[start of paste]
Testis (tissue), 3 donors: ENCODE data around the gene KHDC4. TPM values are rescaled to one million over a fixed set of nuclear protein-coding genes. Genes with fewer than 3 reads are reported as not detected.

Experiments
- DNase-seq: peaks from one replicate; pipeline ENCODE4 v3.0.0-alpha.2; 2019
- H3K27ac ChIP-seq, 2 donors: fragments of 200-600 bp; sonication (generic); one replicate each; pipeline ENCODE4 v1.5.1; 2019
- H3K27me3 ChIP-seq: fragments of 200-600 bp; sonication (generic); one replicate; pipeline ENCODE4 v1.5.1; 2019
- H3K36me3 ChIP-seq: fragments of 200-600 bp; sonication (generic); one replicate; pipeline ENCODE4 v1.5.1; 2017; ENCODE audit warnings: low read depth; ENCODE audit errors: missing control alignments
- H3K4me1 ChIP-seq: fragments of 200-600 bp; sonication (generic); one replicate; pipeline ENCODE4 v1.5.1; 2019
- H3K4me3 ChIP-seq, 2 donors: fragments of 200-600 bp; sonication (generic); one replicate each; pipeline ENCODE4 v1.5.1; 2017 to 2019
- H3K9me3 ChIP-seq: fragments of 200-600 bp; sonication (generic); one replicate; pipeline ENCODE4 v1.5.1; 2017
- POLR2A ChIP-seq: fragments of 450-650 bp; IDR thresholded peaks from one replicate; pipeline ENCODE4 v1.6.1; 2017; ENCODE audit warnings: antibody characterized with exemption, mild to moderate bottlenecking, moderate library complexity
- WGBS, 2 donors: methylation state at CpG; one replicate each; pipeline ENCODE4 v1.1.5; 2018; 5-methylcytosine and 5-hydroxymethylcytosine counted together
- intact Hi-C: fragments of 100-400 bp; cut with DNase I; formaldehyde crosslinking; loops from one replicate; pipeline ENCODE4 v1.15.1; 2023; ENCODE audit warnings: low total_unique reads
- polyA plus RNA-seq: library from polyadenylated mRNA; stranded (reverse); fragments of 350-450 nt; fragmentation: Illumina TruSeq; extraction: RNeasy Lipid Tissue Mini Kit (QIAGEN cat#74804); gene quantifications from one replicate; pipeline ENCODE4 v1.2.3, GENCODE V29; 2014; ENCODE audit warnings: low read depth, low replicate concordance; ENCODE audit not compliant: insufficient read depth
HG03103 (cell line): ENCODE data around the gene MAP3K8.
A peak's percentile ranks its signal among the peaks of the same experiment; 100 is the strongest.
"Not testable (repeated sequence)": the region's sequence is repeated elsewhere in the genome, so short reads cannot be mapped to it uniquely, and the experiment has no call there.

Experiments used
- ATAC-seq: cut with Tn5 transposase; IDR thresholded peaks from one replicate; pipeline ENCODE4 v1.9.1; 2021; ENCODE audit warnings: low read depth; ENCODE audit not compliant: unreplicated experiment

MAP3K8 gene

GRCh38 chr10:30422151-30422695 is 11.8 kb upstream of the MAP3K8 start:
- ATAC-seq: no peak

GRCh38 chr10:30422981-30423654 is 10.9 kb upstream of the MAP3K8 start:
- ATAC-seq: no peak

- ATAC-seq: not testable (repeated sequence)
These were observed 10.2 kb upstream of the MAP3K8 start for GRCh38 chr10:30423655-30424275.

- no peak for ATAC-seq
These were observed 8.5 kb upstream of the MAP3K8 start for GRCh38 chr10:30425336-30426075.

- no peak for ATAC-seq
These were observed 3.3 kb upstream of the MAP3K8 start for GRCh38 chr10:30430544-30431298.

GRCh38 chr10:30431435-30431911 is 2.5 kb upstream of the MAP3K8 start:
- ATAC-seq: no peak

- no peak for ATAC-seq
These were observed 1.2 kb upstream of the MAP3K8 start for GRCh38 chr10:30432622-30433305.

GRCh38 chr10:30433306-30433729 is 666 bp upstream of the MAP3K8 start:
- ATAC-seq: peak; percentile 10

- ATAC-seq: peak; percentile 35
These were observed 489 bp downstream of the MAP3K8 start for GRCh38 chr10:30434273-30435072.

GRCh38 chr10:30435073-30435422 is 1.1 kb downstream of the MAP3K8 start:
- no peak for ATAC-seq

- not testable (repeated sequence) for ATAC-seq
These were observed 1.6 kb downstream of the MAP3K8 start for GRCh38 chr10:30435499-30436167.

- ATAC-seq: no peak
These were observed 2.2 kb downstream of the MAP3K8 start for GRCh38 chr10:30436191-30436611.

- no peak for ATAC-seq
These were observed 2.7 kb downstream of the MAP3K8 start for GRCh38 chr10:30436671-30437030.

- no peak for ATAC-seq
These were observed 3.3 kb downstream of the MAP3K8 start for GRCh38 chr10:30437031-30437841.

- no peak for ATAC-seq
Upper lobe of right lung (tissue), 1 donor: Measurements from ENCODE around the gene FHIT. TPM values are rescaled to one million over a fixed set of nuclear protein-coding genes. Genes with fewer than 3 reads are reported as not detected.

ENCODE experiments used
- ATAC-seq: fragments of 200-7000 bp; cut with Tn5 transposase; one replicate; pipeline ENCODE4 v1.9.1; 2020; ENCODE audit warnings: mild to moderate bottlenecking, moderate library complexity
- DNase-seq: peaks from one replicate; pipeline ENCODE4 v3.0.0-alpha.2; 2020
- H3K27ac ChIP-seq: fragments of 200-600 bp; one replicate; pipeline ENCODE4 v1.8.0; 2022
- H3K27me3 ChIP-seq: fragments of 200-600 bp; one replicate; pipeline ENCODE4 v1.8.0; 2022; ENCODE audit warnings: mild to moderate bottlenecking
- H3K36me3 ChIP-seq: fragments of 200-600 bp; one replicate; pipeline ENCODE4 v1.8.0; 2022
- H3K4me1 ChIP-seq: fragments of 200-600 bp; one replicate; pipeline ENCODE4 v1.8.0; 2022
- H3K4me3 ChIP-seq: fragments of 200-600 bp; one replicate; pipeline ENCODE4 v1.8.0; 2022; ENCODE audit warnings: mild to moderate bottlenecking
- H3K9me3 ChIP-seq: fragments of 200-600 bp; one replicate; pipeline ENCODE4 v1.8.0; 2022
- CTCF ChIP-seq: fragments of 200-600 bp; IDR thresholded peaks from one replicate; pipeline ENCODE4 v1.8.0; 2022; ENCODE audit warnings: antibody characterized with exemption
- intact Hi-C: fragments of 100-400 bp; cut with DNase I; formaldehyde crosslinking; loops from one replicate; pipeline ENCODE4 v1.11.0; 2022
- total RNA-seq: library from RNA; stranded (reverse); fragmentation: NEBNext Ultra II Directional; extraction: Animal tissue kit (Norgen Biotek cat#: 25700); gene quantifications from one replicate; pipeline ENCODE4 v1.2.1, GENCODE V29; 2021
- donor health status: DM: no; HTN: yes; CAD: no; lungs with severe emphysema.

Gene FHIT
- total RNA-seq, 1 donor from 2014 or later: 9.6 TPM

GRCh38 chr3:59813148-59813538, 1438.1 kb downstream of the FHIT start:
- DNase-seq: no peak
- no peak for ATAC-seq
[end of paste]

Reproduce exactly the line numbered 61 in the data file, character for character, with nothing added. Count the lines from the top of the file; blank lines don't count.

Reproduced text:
- total RNA-seq: library from RNA; stranded (reverse); fragmentation: NEBNext Ultra II Directional; extraction: Animal tissue kit (Norgen Biotek cat#: 25700); gene quantifications from one replicate; pipeline ENCODE4 v1.2.1, GENCODE V29; 2021